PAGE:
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CATEGORIES (articles) > Tools of the trade > Hand Tools and supplies > Pliers, Needle, Cutting, Crimping, Gripping

Pliers, Needle, Cutting, Crimping, Gripping

Needle-nose pliers

Pliers are hand tools, designed primarily for gripping objects by using leverage. Pliers are designed for numerous purposes and require different jaw configurations to grip, turn, pull, or crimp a variety of things. They are a tool common to many dexterous trades and occupations. Many types of pliers also include jaws for cutting.


Pliers were first invented in Europe around 2000 BC to grip hot objects (principally iron as it was being forged on an anvil). Among the oldest illustrations of pliers are those showing the Greek god Hephaestus in his smithy. Today, pliers intended principally to be used for safely handling hot objects are usually called tongs. The number of different designs of pliers grew with the invention of the different objects which they were used to handle: horse shoes, fasteners, wire, pipes, electrical and electronic components.


The basic design of pliers has changed little since their origins, with the pair of handles, the pivot (often formed by a rivet), and the head section with the gripping jaws or cutting edges forming the three elements. In distinction to pair of scissors or shears, the plier's jaws always meet each other at one point.

In technical terms, pliers are an instrument that convert a power grip, the curling of the fingers into the palm of the hand, into a precision grip, which directs the power of the hand's grip in a precise fashion on the object to be gripped. The handles are long relative to the shorter nose of the pliers. Therefore, they act as levers, concentrating and, in effect, amplifying the force in the hand's grip on a work piece.

Common types

Lock jaw pliers, also called vise grip or "mole grips".
NOTE: Vise-Grip is a trade name of IRWIN Industrial Tools pliers

Gripping pliers (used to improve grip)

  • Combination pliers or lineman's pliers
  • Flat nose pliers
  • Round nose pliers
  • Long-nose or needle-nose pliers, which have long, narrow jaws for gripping in confined spaces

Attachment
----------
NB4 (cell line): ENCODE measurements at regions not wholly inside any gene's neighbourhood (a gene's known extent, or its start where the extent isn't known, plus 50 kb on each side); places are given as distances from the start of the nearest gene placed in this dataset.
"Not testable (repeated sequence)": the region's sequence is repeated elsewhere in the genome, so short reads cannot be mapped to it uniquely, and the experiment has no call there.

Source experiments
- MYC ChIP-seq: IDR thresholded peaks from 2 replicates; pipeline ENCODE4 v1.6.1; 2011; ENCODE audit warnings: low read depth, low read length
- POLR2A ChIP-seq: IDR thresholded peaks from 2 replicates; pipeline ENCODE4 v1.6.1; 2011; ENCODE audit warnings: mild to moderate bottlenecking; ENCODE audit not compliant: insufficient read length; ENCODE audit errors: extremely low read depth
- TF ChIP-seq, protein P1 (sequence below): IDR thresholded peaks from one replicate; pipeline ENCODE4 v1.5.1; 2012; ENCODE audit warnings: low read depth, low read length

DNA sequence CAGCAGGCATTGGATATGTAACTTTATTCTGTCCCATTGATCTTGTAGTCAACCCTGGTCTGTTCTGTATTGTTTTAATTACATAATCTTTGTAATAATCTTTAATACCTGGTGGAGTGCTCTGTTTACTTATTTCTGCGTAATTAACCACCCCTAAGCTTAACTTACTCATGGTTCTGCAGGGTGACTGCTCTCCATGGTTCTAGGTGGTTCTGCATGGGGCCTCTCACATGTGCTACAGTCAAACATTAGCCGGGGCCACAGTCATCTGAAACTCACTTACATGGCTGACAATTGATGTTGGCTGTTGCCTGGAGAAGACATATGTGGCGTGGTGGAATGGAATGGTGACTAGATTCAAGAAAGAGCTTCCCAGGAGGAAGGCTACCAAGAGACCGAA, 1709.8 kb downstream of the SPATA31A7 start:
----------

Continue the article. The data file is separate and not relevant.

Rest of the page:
• Water pump or channel lock pliers - with adjustable jaw sizes, which are designed to grip various sizes of round, hexagon, flat or similarly shaped objects
  • Retaining ring or circlip pliers, which are used for fixing or loosening retaining rings
  • Locking pliers
  • Nail pulling pliers - an adaptation of the end nipper used for cutting wire; the jaws may be asymmetric, allowing the nail to be pulled out with a rocking motion on the surface in which it is imbedded

Cutting pliers (used to sever or pinch off)

  • Combination pliers or lineman's pliers
  • Diagonal pliers (side cutting pliers or side cutters) not really pliers as it is only used for cutting
  • Pinching pliers (end nippers)
  • Wire stripping pliers - cuts and removes insulation on electrical wire while leaving the wire intact
  • Needle-nose pliers - designed for gripping, but typically incorporate a cutter for 'one-tool' convenience.

Crimping pliers

  • For crimping electrical terminals and connectors (solderless connections)
  • For crimping metal rings or tags on livestock
  • For crimping metal security seals on cargo carriers
  • For crimping an impression on a document - as in a notary's seal

Rotational pliers

  • developed by NASA engineers to enable an astronaut to turn a nut in zero gravity. The clamping motion of the hand is converted to rotational motion to drive a socket wrench

Slip joint pliers
Diagonal pliers or side cutters
Lineman's pliers or combination pliers
Electrical wire stripping and terminal crimping pliers

WikiProject Metalworking: This article is part of Metalworking hand tools.

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CATEGORIES (articles) > Tools of the trade > Hand Tools and supplies > Pliers, Needle, Cutting, Crimping, Gripping

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